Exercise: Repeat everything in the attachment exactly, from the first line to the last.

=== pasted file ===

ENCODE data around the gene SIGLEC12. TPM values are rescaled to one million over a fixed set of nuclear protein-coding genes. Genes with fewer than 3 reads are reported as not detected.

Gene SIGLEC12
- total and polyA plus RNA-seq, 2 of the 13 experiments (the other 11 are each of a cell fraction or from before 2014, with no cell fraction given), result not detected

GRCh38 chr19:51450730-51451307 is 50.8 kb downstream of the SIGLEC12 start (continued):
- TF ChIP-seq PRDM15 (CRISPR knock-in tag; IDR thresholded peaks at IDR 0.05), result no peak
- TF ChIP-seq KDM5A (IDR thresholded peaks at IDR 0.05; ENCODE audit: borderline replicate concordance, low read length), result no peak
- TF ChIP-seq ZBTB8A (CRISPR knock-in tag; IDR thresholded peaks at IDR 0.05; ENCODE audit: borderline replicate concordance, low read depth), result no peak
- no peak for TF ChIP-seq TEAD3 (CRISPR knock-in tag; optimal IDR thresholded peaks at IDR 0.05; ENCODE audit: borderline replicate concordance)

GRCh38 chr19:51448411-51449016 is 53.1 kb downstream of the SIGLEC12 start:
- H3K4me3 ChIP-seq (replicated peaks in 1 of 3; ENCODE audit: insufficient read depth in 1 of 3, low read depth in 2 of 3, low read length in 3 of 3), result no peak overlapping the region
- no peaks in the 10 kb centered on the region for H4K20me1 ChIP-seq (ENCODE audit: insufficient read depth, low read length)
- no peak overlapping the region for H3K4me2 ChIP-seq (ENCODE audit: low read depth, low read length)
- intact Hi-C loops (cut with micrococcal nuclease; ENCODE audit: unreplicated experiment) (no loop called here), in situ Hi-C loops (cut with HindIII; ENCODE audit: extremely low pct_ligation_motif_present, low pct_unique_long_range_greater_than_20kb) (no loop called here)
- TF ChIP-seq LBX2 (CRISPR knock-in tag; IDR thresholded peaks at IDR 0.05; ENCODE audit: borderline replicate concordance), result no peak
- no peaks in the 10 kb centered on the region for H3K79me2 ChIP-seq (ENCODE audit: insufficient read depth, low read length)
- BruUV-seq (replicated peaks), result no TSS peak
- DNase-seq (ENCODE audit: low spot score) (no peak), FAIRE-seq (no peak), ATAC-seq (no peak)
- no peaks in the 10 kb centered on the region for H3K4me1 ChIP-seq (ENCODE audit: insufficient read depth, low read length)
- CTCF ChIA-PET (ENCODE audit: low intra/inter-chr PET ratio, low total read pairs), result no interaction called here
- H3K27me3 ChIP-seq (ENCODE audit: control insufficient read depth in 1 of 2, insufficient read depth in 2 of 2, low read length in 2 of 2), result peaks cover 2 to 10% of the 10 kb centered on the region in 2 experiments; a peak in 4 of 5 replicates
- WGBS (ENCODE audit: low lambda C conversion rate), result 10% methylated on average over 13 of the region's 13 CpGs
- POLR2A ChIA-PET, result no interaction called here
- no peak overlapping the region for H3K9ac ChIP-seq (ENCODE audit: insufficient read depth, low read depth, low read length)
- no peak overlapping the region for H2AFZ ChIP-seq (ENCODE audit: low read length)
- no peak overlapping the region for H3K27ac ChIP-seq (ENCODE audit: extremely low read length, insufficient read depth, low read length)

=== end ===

ENCODE data around the gene SIGLEC12. TPM values are rescaled to one million over a fixed set of nuclear protein-coding genes. Genes with fewer than 3 reads are reported as not detected.

Gene SIGLEC12
- total and polyA plus RNA-seq, 2 of the 13 experiments (the other 11 are each of a cell fraction or from before 2014, with no cell fraction given), result not detected

GRCh38 chr19:51450730-51451307 is 50.8 kb downstream of the SIGLEC12 start (continued):
- TF ChIP-seq PRDM15 (CRISPR knock-in tag; IDR thresholded peaks at IDR 0.05), result no peak
- TF ChIP-seq KDM5A (IDR thresholded peaks at IDR 0.05; ENCODE audit: borderline replicate concordance, low read length), result no peak
- TF ChIP-seq ZBTB8A (CRISPR knock-in tag; IDR thresholded peaks at IDR 0.05; ENCODE audit: borderline replicate concordance, low read depth), result no peak
- no peak for TF ChIP-seq TEAD3 (CRISPR knock-in tag; optimal IDR thresholded peaks at IDR 0.05; ENCODE audit: borderline replicate concordance)

GRCh38 chr19:51448411-51449016 is 53.1 kb downstream of the SIGLEC12 start:
- H3K4me3 ChIP-seq (replicated peaks in 1 of 3; ENCODE audit: insufficient read depth in 1 of 3, low read depth in 2 of 3, low read length in 3 of 3), result no peak overlapping the region
- no peaks in the 10 kb centered on the region for H4K20me1 ChIP-seq (ENCODE audit: insufficient read depth, low read length)
- no peak overlapping the region for H3K4me2 ChIP-seq (ENCODE audit: low read depth, low read length)
- intact Hi-C loops (cut with micrococcal nuclease; ENCODE audit: unreplicated experiment) (no loop called here), in situ Hi-C loops (cut with HindIII; ENCODE audit: extremely low pct_ligation_motif_present, low pct_unique_long_range_greater_than_20kb) (no loop called here)
- TF ChIP-seq LBX2 (CRISPR knock-in tag; IDR thresholded peaks at IDR 0.05; ENCODE audit: borderline replicate concordance), result no peak
- no peaks in the 10 kb centered on the region for H3K79me2 ChIP-seq (ENCODE audit: insufficient read depth, low read length)
- BruUV-seq (replicated peaks), result no TSS peak
- DNase-seq (ENCODE audit: low spot score) (no peak), FAIRE-seq (no peak), ATAC-seq (no peak)
- no peaks in the 10 kb centered on the region for H3K4me1 ChIP-seq (ENCODE audit: insufficient read depth, low read length)
- CTCF ChIA-PET (ENCODE audit: low intra/inter-chr PET ratio, low total read pairs), result no interaction called here
- H3K27me3 ChIP-seq (ENCODE audit: control insufficient read depth in 1 of 2, insufficient read depth in 2 of 2, low read length in 2 of 2), result peaks cover 2 to 10% of the 10 kb centered on the region in 2 experiments; a peak in 4 of 5 replicates
- WGBS (ENCODE audit: low lambda C conversion rate), result 10% methylated on average over 13 of the region's 13 CpGs
- POLR2A ChIA-PET, result no interaction called here
- no peak overlapping the region for H3K9ac ChIP-seq (ENCODE audit: insufficient read depth, low read depth, low read length)
- no peak overlapping the region for H2AFZ ChIP-seq (ENCODE audit: low read length)
- no peak overlapping the region for H3K27ac ChIP-seq (ENCODE audit: extremely low read length, insufficient read depth, low read length)